Sept. 28, 1868

The attached etching originally ran in the New York Tribune. Credit: Courtesy, Smithsonian Institution

A massacre took place in Opelousas, Louisiana, one of the worst outbreaks of violence during Reconstruction. When some Black Americans attempted to join the Democratic Party, the Knights of the White Camelia (a white supremacist organization) rushed in to drive them out. 

School teacher Emerson Bentley was one of the few white Republicans in the region. He had come to Louisiana to help Black Americans vote and find jobs. The 18-year-old was also an editor for the Republican newspaper, The St. Landry Progress. 

Displeased by their depiction, a mob severely beat Bentley. A group of Black Americans moved to rescue him, not knowing that he had already escaped. Of the 29 black men captured by the mob, 27 of them were killed, and the bloodshed continued for weeks. The death toll reached 250, the vast majority of them Black Americans.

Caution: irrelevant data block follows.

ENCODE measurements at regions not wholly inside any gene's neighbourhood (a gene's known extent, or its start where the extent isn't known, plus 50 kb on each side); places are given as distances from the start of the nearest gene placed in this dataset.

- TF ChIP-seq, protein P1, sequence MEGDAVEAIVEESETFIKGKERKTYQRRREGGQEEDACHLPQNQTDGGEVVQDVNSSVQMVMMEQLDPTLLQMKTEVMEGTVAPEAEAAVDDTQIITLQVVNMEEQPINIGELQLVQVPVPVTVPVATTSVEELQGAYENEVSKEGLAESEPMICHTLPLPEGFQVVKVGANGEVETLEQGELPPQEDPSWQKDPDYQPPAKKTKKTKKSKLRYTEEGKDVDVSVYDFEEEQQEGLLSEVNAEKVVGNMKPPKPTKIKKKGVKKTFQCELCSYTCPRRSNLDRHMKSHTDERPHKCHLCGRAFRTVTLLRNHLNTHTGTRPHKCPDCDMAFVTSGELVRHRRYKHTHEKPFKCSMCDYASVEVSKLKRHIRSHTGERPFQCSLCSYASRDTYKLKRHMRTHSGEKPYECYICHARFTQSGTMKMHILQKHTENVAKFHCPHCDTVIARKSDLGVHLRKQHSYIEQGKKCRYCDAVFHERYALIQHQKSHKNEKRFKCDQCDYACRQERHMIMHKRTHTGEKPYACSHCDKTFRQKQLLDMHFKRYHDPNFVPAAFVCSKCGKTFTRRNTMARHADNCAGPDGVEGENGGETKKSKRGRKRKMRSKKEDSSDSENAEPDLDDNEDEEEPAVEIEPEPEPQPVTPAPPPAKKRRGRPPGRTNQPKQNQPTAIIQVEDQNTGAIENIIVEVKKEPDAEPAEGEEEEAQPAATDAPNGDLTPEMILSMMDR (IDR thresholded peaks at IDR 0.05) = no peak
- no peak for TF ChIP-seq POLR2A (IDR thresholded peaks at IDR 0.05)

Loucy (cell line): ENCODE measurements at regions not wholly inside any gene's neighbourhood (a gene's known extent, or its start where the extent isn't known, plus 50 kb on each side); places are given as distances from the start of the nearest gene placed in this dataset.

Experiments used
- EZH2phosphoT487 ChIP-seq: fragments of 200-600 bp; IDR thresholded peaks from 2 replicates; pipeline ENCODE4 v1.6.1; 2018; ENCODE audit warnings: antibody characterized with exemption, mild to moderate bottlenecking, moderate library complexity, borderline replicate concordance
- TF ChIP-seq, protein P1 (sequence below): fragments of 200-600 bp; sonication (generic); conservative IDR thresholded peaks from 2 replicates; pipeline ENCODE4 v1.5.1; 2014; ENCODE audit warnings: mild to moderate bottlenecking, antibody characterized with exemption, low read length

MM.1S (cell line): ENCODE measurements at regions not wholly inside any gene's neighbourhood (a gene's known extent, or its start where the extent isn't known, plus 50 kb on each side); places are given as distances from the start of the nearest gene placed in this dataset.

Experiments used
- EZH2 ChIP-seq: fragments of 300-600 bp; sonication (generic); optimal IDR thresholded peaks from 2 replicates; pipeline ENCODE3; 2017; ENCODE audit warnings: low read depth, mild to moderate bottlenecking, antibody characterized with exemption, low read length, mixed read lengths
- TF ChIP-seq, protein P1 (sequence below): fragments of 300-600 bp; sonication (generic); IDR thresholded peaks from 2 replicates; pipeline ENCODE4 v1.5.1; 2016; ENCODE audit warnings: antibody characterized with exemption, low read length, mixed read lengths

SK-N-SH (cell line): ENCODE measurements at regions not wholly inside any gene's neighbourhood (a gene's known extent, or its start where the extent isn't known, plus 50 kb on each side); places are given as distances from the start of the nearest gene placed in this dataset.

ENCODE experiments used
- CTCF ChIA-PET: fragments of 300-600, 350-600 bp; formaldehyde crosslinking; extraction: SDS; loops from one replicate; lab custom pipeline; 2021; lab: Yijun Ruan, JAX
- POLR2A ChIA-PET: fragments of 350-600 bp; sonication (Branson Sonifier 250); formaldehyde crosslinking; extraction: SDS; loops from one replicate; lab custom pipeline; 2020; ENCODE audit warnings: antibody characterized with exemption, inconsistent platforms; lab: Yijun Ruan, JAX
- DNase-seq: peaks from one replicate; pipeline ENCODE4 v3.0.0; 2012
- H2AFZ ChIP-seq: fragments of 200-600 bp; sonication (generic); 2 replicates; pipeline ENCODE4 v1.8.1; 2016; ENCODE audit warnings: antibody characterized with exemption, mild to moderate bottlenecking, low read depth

Through the Opelousas Massacre and similar acts of violence, “lynching became routinized in Louisiana, a systematic way by which whites sought to assert white supremacy in response to African-American resistance,” historian Michael Pfeifer told Smithsonian magazine. The years following Reconstruction led to a vicious wave of lynchings, not only in the South, but across the U.S.

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The stories of investigative reporter Jerry Mitchell have helped put four Klansmen and a serial killer behind bars. His stories have also helped free two people from death row, exposed injustices and corruption, prompting investigations and reforms as well as the firings of boards and officials. He is a Pulitzer Prize finalist, a longtime member of Investigative Reporters & Editors, and a winner of more than 30 other national awards, including a $500,000 MacArthur “genius” grant. After working for three decades for the statewide Clarion-Ledger, Mitchell left in 2019 and founded the Mississippi Center for Investigative Reporting.